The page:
The media attack on Labour today makes complete sense. Because otherwise, we’d be talking about this…
According to much of the media today, the leading story is Labour Shadow Home Secretary Diane Abbott ‘losing it‘ live on air. But there are two very good reasons why voters need to avoid this distraction.
The first reason is the policy. Shadow Home Secretary Diane Abbott was talking about Labour’s fully-costed plan to put an additional 10,000 police officers on UK streets.
Labour would block £3bn in planned tax cuts for the wealthiest citizens in order to increase the numbers of all 43 police forces in England and Wales. Abbott laid her case out in a column for The Independent.
In an interview with Nick Ferrari for LBC radio, Abbott let the numbers get away from her. Awkward, but no worse than the Prime Minister performed on Sunday’s Marr Show on the BBC.
Immediately, this became the story of the day. Accompanied by the sexist and racist abuse Abbott has faced down so often in the past.
Secondly, the media attacks on Abbott came just hours after she was praised by voters for calling out the BBC‘s John Humphrys. Abbott accused Humphrys of reading from a ‘Tory press release’ as he interviewed her for the Today programme.
Well done @HackneyAbbott
Everyone listening heard the sniggering Humphrys.
That stopped after he was told he was being flippant.#r4today
— Derek Stephen (@rutakingthep) May 2, 2017
#r4today Well done @HackneyAbbott for standing up to Tory bully Humphrys. Wasn't interested in Labour's policy, just perpetuating austerity.
— Mountain Boy (@sharpeleven) May 2, 2017
Loving @HackneyAbbott turning the tables on Humphrys! #r4today
Made his pathetic final attack on Corbyn look petulant
— Michael Abberton 🌹🇪🇺 (@MichaelAbberton) May 2, 2017
Voters are right to focus on policy over spin like their lives depended on it. Because in this case, they just might.
The impact of austerity on the police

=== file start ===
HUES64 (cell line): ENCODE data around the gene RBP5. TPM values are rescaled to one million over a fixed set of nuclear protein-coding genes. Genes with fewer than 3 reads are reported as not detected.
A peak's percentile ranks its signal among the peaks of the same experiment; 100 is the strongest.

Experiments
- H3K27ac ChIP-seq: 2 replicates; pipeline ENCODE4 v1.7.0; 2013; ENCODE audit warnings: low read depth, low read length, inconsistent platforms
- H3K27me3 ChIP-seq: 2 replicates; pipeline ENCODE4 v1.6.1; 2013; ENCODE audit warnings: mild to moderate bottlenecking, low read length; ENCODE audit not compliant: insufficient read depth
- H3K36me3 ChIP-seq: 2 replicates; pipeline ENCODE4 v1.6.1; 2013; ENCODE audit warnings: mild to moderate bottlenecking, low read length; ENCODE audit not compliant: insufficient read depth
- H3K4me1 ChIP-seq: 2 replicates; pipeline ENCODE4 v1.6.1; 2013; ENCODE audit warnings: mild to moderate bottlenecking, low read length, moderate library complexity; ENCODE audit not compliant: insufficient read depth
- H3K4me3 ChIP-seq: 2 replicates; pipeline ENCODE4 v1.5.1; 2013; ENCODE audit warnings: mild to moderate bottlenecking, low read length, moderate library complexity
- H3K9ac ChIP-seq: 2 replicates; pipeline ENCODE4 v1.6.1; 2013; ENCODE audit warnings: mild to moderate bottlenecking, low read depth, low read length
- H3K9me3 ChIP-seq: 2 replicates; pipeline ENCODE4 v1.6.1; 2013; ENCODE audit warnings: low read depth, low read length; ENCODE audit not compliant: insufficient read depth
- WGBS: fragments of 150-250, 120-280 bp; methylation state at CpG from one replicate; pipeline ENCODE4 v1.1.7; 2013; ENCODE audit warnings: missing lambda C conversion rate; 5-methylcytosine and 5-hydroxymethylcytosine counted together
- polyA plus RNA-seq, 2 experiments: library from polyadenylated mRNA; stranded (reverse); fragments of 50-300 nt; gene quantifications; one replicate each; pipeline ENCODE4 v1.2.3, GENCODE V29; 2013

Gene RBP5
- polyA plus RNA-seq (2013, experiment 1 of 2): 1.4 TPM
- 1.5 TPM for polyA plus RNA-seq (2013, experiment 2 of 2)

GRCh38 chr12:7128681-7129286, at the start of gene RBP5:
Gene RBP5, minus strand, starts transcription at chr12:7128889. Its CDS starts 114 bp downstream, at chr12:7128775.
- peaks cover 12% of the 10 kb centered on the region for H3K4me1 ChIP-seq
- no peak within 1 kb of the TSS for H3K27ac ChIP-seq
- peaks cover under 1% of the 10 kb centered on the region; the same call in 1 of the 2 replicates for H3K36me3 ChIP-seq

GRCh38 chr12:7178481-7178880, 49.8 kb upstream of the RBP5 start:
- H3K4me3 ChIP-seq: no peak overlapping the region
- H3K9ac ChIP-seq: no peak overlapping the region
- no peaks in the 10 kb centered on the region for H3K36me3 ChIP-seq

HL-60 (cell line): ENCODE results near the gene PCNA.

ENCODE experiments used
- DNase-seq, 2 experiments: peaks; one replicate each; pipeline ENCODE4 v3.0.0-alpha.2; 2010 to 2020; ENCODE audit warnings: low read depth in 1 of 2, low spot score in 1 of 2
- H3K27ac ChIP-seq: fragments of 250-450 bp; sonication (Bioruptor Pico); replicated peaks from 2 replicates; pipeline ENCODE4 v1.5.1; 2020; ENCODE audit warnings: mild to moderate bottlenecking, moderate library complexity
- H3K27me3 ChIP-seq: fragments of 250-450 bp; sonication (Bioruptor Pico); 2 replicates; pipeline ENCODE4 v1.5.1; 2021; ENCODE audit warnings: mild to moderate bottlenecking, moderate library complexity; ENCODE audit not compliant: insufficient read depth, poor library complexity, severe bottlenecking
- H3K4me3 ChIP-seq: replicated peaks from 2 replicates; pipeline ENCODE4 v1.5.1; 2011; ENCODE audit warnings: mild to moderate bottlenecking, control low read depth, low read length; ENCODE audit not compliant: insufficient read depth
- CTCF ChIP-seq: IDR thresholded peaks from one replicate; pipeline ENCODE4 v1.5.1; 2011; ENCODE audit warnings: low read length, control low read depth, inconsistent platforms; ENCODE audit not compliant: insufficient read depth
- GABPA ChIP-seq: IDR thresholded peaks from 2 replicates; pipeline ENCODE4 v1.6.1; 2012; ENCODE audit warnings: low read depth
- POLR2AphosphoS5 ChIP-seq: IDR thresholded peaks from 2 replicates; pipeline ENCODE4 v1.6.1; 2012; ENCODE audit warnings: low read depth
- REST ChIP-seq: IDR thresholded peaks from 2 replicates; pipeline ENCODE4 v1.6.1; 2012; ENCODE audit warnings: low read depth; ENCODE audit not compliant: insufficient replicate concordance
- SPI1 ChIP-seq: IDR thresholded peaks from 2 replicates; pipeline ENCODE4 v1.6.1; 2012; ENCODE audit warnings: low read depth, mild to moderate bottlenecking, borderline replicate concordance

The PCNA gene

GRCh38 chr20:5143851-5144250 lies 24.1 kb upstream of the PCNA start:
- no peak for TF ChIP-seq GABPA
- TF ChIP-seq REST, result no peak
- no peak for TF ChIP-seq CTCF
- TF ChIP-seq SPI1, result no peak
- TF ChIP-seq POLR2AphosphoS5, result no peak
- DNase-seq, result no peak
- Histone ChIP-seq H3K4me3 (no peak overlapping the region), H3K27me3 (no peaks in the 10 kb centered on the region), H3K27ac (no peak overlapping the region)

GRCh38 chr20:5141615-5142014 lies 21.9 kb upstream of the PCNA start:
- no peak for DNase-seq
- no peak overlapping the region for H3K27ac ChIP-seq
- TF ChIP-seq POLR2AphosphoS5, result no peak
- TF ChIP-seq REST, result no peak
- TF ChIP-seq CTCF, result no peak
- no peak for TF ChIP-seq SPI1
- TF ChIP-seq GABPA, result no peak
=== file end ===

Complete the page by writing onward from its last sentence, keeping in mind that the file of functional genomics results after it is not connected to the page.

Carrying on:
While the media and government are attacking Labour in an attempt to save blushes, the discussion about policy has to happen elsewhere. Given the impact of austerity on the police, this is untenable.
Since the Conservatives came to power in coalition in 2010, police forces across the country have suffered major cuts. And as a result, there are now 20,000 fewer police offices in the UK than there were in 2009. That is a 14% drop in less than a decade. As Police Federation chairman Steve White told the BBC:
Whichever way you look at it, the figures are deeply worrying and disappointing…
The increased demand is taking its toll. The figures highlight increased levels of sickness across officers in England and Wales, illustrating the intense pressures they face. This cannot be allowed to continue.
At a time when safety and security of the public is at the top of the political agenda, it is time to refocus priorities and invest further in the police.
A briefing from the Association of Police and Crime Commissioners states that planned budget cuts will hurt even more. Their analysis suggests that police staffing levels could reduce by a further 17% to approximately 100,000 by 2020 – the lowest level since the mid-1970s. The government will also cull civilian posts, requiring remaining officers to fulfil back office roles too.
On 8 June, voters get to have their say. By returning the Conservatives to power, UK voters will rubber stamp the asset-stripping of our police forces. And there’s nothing strong or stable about that.
– Register to vote in the 8 June general election. If you don’t have a national insurance number, a 5 minute phone call on 0300 200 3500 will get it sent to you in ten days.
– Discuss the key policy issues with family members, colleagues and neighbours. And organise! Join (and participate in the activities of) a union, an activist group, and/or a political party.
– Also read more Canary articles on the 2017 general election.
Featured image via Pixabay
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